Water and the Agricultural Landscape of Illinois
AWARD OF EXCELLENCE
Analysis and Planning
Team: Jacqueline Carmona, Student ASLA; Maria Esker, Student ASLA; Layne Knoche, Student ASLA; Carmeron Letterly, Student ASLA; April Pitts, Student ASLA; Cesar Rojas-Campos, Student ASLA; Zi Hao Song, Student ASLA; Yuxi Wan, Student ASLA; Xiaodong Yang, Student ASLA; Dongqi Zhang, Student ASLA; Nathan Burke, Student ASLA; Yizhen Ding, Student ASLA | Faculty Advisor: Kathrine Kraszewska
University of Illinois at Urbana-Champaign
Thorough in their typologies and recommendations. They’re clear in showing us remediation strategies.
- 2017 Awards Jury
- Dongqi Kim
- Zihao Song
- Emma Doyle
- Wanhui Zuo
- Wei Zing
Since the passing of the 1972 Clean Water Act, the United States has been fairly successful at reducing point source contaminant loads in our nation’s water resources. However, despite our relative success, progress needs to be made to ensure water quality. Non-point sources are generally unregulated and continue to adversely affect water quality efforts. Agricultural runoff accounts for the majority of non-point source discharges. Unfortunately, the fertilizers that usually ensure crop health ultimately place distress on aquatic systems. The state of Illinois is one of the leading contributors of fertilizer contaminant loads to the Mississippi River, and in turn the state has a tentative goal of reducing nitrogen and phosphorus loads by 45%. By framing agricultural strategies in the context of landscape architecture, the project aims to provide thoughtful solutions to agricultural issues while keeping the well being of farmers in mind. Instead of completely changing the science behind agricultural practices, the suggested series of interconnected projects offer complementary design strategies such as constructed wetlands to reduce the detrimental effects of nitrogen and phosphorus fertilizers.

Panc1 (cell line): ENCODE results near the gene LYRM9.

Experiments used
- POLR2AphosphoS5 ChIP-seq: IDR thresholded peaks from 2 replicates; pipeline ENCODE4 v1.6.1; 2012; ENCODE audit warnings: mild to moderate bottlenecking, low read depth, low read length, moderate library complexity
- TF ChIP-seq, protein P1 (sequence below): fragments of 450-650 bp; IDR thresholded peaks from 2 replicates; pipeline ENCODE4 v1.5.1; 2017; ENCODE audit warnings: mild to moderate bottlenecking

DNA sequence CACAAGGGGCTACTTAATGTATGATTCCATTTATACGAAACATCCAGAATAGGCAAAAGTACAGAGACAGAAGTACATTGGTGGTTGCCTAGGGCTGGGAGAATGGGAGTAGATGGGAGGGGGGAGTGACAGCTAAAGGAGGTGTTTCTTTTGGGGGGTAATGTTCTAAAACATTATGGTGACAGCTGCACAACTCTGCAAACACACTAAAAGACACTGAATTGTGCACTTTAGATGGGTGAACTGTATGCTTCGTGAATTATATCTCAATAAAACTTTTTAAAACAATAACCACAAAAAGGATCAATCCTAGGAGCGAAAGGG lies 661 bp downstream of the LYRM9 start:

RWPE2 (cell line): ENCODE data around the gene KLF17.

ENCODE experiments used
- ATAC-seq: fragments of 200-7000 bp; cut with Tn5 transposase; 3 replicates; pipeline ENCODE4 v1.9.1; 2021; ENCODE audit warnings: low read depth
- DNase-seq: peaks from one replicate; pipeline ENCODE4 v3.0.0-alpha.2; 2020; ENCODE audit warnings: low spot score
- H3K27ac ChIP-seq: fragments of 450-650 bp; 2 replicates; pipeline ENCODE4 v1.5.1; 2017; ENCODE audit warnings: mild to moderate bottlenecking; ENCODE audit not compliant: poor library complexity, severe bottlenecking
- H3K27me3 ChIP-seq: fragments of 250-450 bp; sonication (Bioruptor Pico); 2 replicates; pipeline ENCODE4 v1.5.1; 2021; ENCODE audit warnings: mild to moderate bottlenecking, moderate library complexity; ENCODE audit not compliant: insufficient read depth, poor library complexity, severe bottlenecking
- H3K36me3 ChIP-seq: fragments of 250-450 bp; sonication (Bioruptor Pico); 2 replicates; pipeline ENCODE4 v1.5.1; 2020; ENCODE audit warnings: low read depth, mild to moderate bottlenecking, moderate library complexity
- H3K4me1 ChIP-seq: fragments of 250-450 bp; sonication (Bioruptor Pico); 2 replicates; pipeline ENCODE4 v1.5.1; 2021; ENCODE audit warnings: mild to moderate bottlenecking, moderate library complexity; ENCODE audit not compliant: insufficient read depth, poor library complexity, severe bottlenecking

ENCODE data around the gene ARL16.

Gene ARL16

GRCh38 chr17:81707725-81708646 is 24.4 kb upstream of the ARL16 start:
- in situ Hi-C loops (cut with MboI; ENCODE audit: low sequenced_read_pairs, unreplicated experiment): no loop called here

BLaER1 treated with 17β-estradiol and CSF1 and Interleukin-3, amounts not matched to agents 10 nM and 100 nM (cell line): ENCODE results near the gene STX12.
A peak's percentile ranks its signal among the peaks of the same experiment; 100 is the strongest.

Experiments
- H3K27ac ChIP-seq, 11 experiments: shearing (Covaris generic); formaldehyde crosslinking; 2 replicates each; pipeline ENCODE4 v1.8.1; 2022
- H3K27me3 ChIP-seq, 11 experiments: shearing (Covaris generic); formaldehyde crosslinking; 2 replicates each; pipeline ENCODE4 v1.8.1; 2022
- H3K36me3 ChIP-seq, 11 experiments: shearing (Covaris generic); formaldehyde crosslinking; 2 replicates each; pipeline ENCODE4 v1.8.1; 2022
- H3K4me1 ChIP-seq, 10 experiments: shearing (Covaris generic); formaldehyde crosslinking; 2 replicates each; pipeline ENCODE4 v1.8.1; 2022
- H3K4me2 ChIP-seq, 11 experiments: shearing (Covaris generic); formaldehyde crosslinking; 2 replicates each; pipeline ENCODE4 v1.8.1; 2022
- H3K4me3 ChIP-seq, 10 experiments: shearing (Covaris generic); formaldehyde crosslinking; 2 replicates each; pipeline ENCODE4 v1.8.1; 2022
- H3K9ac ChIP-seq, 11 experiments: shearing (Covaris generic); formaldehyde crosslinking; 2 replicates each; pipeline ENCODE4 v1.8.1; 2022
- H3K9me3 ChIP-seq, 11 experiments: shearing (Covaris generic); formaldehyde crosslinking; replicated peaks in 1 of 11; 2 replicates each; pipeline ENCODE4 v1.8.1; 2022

INTRODUCTION: The State of Illinois is home to 74,300 farms, accounting for approximately 27 million acres of arable land, or 75 percent of Illinois’ total land area. The Environmental Protection Agency’s Science Advisory Board set a goal to reduce nitrogen and phosphorus load contributions to the Mississippi-Atchafalaya River Basin by 45%. According to the EPA, Illinois is one of four states in the Corn Belt that contribute to 48% of the nitrogen and 43% of the phosphorus loads that flow into the Gulf of Mexico. Illinois alone contributed about 20% of the nitrate-nitrogen loads, and about 11% of the phosphorus loads into the Gulf of Mexico. The State of Illinois has recommended a series of Best-Management Practices (BMPs) for use by the agricultural community, however, they are a list of suggestions, not policy. The goal of this studio is not to change current agricultural practices, rather, the mission is to develop interconnected, site-specific design strategies that reduce agricultural nitrogen runoff. By examining the BMPs set forth by the Illinois Department of Agriculture, as well as political, social, economic and environmental concerns that stem from these design strategies, resilient design solutions and policies are formed that can be applied on a state, regional and nationwide scale. POLLUTANTS: The Clean Water Act (CWA) divides pollution into point and nonpoint sources. Point sources are controlled by the National Pollution Discharge Elimination System (NPDES). One must have an NPDES permit to discharge from a point source. The CWA defines a point source as “any discernible, confined and discrete conveyance, including but not limited to any pipe, ditch, channel, tunnel, conduit, well, discrete fissure, container, rolling stock, concentrated animal feeding operation, or vessel or other floating craft, from which pollutants are or may be discharged. ”Point Source Pollution does not, however, include agricultural stormwater discharges and return flows from irrigated agriculture. Non-point pollution sources are defined as the distribution of pollutant releases throughout the natural environment, typically extending over large areas. Non-point source pollution was targeted for the purpose of this studio. Nitrogen and phosphorus are both essential nutrients for crops to grow, however, when applied in high concentration, as done in agriculture, many issues emerge ranging from ecological to economic concerns. With the application of nitrogen and phosphorus to farm fields, the nutrients can be quickly transported from application points into subsurface drainage and eventually into larger aquatic systems where the pollutants can cause extensive damage to wildlife and water quality.